• HOW you performed your duties or,
  • WHY the task was important or
  • The IMPACT of the task within the organization

Examples:

  • Basic bullet: Enhanced interpersonal skills
  • Bullet plus: Enhanced interpersonal skills by facilitating cross-cultural conversations with Malawian teens and community members. (how)
     
  • Basic bullet: Created real interest monitoring tool
  • Bullet plus: Created real interest monitoring tool to study the effect of rate changes on foreign exchange levels (why)
     
  • Basic bullet: Directed actors in productions 
  • Bullet plus: Directed 5-10 student actors and managed technical team in both short and full-length productions attracting audiences of 100+ (impact)

Want some help getting started?

  • List 3 skills you want to highlight (e.g., writing, leadership, attention to detail).
  • What are 2-3 experiences that demonstrate each skill (think broadly: classes, volunteer positions, internships, jobs)?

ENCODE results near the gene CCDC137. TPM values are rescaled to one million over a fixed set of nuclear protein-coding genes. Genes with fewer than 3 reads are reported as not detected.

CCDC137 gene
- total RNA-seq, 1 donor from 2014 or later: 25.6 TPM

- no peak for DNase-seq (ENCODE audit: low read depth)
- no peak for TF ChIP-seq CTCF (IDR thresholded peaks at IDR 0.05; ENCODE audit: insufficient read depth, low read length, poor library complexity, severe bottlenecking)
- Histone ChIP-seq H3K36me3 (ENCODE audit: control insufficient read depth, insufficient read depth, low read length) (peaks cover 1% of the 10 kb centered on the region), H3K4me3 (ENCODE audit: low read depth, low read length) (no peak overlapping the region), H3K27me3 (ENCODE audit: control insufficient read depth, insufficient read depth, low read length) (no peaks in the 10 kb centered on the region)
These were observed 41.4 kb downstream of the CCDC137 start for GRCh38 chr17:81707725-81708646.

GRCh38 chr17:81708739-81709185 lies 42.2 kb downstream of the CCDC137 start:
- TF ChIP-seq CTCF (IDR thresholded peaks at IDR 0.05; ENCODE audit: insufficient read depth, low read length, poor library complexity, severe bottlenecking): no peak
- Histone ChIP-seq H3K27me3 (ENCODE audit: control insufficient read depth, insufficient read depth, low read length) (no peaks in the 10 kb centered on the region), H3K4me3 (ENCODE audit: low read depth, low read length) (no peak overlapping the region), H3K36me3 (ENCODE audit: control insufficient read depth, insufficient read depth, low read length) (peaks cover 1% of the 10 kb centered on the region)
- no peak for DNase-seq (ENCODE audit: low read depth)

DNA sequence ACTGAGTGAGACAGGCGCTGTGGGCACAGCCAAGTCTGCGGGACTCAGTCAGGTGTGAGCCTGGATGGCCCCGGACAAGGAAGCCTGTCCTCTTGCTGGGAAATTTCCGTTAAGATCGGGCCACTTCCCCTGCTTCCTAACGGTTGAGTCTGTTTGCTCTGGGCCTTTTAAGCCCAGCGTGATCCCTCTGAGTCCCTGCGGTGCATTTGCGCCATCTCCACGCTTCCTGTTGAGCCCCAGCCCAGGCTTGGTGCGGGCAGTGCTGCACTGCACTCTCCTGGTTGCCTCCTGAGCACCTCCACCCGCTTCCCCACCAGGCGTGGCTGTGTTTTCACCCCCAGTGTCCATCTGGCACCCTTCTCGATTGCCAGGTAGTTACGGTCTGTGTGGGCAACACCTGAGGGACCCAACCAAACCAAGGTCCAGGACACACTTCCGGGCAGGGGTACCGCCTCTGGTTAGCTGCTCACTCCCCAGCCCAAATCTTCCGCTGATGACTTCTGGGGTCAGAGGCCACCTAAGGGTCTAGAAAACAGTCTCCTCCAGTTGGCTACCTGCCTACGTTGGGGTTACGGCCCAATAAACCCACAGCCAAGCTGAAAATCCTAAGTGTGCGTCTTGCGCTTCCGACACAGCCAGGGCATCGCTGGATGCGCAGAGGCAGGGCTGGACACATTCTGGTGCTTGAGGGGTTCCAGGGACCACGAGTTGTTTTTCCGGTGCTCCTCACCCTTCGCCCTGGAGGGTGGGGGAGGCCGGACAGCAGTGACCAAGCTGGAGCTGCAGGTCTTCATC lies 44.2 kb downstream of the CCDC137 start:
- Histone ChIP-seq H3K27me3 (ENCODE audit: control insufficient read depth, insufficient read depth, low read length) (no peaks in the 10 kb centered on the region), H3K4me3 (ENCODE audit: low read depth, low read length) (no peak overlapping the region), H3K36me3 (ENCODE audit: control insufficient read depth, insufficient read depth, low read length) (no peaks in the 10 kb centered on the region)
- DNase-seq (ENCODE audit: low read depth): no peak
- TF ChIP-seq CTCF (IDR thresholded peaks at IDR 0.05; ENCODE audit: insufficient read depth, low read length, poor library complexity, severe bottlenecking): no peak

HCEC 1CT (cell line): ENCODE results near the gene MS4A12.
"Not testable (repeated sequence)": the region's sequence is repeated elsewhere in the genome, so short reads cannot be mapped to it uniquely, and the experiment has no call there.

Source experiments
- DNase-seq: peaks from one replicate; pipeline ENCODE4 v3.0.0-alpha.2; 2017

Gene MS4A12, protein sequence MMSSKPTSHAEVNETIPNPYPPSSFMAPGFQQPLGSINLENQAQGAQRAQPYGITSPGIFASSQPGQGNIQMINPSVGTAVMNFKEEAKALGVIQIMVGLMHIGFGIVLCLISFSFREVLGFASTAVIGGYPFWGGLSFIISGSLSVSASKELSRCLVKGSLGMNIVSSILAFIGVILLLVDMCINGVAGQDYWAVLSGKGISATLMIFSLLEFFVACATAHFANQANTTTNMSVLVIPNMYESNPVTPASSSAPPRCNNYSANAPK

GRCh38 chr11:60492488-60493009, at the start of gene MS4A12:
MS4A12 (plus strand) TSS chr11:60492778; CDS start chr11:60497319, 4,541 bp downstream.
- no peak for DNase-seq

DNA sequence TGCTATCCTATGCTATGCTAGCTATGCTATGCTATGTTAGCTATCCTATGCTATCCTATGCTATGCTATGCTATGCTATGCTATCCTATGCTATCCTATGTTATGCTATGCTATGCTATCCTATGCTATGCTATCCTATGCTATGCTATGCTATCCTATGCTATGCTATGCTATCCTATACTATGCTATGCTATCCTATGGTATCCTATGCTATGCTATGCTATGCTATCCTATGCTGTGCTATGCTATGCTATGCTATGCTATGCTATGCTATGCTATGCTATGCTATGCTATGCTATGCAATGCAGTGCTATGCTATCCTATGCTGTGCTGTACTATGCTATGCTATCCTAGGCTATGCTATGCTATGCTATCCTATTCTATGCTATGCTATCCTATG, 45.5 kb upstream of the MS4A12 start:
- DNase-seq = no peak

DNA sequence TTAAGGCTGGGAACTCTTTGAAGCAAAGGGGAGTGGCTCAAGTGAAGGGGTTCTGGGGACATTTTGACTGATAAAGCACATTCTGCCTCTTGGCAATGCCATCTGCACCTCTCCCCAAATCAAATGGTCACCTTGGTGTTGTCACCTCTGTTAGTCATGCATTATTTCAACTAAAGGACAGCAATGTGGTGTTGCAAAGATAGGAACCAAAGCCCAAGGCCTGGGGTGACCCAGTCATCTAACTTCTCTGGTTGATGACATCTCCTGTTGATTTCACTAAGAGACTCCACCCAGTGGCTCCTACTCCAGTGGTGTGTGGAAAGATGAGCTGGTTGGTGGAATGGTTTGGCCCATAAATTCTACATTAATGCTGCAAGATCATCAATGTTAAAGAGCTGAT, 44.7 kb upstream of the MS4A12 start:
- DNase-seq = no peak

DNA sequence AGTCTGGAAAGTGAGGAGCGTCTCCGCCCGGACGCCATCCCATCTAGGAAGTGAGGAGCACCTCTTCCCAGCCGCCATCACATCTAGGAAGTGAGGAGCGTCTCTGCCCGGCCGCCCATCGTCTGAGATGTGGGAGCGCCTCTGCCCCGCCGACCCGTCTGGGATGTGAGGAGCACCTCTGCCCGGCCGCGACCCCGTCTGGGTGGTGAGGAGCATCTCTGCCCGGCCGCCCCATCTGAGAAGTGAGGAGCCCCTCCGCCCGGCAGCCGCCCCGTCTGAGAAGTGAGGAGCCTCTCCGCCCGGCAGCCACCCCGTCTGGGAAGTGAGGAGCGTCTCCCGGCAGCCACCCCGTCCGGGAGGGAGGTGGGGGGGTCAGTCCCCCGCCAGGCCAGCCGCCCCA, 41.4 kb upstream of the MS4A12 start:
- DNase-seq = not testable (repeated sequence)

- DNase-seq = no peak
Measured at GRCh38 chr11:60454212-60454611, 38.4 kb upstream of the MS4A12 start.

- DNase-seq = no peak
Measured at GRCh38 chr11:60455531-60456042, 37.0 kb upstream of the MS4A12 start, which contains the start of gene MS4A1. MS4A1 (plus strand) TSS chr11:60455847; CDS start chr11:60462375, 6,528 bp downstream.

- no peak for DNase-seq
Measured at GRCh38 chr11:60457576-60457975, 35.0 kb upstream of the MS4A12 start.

• What did you do in each of the experiences? How did you use the skill?

Sample Resumes

Here are a few sample resumes from real UM students (names changed, of course!). Use these for inspiration, but remember, there isn't one preferred format!  The focus is on what you want the employer/graduate school to know about your skill

Examples for: 

1st years/Sophomores
•  Dan A. Hall [PDF]          •  Lane Hall [PDF]

Juniors/Seniors
•  Burton Tower [PDF]        •  Mason Hall [PDF]

Volunteer / Co-curricular experiences
•  Dan A. Hall [PDF]          •  Dennis Hall [PDF]

Internship experience
• 
 Lotta Skills [PDF]          •  Dennis Hall [PDF]

Study Abroad
•  Lotta Skills [PDF]          •  Ima Wolverine [PDF]

Coursework